A friend of mine has often regaled me with the tale of his trip to Germany: the beautiful scenery, the historic castles, the Munich beer halls, and two days wedged in an airplane seat with nothing for entertainment but an endless cycle of the movie Bedazzled -- which he still will not watch to this day. Fortunately, Ryanair Holdings
Apparently, management at the Dublin-based company is mulling the idea of offering gaming options to passengers through seat-back consoles, in addition to the company's current pay-for-entertainment lineup, which includes movies, cartoons, and music videos. Ryanair has already placed an order for 5,000 additional consoles. The concept may or may not get off the ground, though, as the technology needed to expand the systems to include credit card-funded gambling is still in the near future. However, if rival Virgin Express can safely carry passengers on suborbital flights, then Ryanair should have no trouble finding a way for its fliers to unwind with a video poker machine.
Ryanair, Europe's answer to no-frills Southwest Airlines
Separately, the company released solid second-quarter results earlier this week. Despite a modest 3% decline in average revenues per passenger (or yields), Ryanair topped expectations by posting a 15% rise in net income to 147.6 million euros (which, incidentally, are now trading at an all-time high versus the dollar), or $188.3 million. Revenues climbed 19% to EUR 418.3 million ($533.6 million), driven by a 20% improvement in passenger volume to 7.4 million. Stronger than anticipated advance bookings have prompted management to raise its outlook from a 10% to 20% drop in yields to a more optimistic single-digit decline over the next two quarters.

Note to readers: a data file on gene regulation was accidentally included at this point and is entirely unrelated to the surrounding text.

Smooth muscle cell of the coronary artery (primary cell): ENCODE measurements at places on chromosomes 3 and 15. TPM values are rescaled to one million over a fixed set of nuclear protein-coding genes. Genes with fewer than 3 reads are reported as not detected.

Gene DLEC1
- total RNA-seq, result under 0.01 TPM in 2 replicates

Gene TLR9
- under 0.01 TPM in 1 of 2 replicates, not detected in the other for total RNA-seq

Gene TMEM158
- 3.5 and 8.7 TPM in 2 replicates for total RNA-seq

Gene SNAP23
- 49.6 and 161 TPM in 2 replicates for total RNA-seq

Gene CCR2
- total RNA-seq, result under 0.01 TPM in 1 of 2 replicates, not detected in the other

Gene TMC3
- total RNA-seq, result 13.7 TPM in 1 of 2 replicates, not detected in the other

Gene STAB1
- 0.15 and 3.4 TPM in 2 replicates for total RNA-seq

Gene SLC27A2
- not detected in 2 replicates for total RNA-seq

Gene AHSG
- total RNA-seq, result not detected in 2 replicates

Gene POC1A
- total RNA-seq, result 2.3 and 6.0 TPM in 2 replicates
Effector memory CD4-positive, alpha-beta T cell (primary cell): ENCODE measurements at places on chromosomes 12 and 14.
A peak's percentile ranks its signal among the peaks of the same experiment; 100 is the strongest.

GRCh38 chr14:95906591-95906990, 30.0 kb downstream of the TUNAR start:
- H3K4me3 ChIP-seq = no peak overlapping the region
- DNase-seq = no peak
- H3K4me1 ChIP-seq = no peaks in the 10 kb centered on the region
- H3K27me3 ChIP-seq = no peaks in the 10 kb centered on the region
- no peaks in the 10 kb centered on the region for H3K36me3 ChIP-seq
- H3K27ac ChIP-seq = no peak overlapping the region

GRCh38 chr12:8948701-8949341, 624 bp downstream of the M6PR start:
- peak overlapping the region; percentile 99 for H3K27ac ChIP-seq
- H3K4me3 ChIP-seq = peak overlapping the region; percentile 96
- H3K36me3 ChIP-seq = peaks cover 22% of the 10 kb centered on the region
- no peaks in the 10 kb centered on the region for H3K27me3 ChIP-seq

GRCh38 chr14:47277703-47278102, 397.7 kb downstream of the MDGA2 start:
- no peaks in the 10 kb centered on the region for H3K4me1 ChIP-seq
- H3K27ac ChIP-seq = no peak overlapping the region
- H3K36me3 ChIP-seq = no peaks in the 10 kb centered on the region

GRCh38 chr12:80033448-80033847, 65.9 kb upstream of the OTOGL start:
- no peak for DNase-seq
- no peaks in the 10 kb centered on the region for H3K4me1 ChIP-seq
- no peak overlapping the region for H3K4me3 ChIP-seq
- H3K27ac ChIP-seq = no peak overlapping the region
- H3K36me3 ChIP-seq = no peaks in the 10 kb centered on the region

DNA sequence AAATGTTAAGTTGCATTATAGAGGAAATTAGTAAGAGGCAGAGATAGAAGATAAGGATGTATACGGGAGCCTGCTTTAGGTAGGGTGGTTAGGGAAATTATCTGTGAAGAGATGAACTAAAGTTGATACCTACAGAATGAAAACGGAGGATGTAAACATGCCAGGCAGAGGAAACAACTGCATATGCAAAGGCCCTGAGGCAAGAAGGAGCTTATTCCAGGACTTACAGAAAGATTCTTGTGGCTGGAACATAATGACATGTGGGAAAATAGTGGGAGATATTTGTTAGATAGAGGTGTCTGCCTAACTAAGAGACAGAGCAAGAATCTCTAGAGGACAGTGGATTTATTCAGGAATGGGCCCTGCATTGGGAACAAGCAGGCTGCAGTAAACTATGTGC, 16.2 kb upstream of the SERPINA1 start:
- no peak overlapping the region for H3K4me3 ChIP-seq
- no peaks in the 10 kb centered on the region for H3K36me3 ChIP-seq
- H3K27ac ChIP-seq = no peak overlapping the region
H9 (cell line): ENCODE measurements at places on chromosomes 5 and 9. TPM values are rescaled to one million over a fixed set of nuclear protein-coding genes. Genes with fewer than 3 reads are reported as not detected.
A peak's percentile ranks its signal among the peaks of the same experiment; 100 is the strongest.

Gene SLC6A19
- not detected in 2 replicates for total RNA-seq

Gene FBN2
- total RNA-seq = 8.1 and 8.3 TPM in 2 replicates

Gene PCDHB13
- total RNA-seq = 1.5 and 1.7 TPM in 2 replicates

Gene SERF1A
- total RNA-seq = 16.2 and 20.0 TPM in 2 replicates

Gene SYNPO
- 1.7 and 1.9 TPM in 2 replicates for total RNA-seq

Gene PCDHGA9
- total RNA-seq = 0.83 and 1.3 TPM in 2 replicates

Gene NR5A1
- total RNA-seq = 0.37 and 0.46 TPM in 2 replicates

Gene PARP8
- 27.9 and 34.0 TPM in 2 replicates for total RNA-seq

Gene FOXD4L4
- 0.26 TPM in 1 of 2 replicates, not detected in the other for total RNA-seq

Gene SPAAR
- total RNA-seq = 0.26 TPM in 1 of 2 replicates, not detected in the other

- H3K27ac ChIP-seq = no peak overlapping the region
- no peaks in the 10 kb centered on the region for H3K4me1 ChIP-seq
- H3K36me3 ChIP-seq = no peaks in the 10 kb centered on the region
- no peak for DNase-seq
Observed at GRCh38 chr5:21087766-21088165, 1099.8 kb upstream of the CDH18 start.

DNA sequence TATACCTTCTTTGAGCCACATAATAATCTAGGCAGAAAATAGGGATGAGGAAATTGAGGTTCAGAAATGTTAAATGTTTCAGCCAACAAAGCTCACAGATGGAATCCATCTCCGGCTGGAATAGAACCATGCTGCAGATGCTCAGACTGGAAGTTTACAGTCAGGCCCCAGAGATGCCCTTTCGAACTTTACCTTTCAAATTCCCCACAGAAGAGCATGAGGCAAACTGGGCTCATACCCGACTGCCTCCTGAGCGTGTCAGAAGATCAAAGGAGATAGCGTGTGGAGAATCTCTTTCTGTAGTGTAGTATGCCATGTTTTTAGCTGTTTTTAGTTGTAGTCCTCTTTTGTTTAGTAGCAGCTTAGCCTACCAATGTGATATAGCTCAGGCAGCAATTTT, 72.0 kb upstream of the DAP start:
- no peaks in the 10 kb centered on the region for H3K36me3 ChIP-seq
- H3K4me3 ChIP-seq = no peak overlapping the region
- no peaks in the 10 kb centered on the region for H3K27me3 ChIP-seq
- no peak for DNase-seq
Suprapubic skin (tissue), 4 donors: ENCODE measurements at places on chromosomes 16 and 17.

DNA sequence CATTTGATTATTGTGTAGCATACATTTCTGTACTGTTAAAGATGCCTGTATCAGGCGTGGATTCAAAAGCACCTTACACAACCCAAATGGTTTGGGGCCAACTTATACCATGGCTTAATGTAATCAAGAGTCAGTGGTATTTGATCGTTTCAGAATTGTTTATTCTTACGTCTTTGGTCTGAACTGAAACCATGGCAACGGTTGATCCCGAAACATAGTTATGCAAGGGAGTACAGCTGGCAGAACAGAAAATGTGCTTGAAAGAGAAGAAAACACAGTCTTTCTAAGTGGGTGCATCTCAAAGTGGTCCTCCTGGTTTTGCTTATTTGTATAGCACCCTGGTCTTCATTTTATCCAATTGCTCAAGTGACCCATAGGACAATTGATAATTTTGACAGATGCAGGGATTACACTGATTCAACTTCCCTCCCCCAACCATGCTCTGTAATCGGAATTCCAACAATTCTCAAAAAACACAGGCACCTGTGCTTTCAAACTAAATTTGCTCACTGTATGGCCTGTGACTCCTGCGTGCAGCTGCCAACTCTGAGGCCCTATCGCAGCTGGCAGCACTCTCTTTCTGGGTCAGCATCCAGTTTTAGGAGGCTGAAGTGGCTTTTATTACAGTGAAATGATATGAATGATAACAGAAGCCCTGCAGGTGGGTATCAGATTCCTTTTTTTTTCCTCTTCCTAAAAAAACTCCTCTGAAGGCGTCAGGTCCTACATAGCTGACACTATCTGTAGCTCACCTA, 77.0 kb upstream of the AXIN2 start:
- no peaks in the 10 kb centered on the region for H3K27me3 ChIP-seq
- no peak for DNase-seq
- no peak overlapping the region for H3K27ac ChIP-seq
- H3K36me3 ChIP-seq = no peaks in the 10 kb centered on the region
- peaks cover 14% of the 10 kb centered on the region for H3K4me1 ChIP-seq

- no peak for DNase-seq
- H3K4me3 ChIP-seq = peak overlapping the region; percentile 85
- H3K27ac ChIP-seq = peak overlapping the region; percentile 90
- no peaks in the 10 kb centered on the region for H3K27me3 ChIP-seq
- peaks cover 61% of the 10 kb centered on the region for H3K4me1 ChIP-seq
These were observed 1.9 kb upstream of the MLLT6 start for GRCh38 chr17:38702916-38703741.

After being 90% hedged against rising fuel costs (at around $28 per barrel) last quarter, the company is now expecting moderating oil prices and will remain unhedged at current levels. With the lowest-cost business model in Europe, Ryanair is better positioned than peers to absorb rising fuel costs, and has stated that it would remain profitable even with oil prices approaching $70 per barrel. Nevertheless, fuel costs totaled $79 million for the quarter, and a slight rise in oil to the $50 mark would increase costs by a projected $70 million over the second half of the year.
CEO Michael O'Leary -- never one to mince words -- predicted that fierce competition and rising fuel costs could precipitate a "bloodbath" this winter, and reduced capacity resulting from further airline casualties should only solidify Ryanair's position as the most profitable airline in Europe. Of course, a few dozen onboard casinos probably wouldn't hurt, either.
Fool contributor Nathan Slaughter is wondering whether his credit cards could survive an international gaming flight. He owns none of the companies mentioned.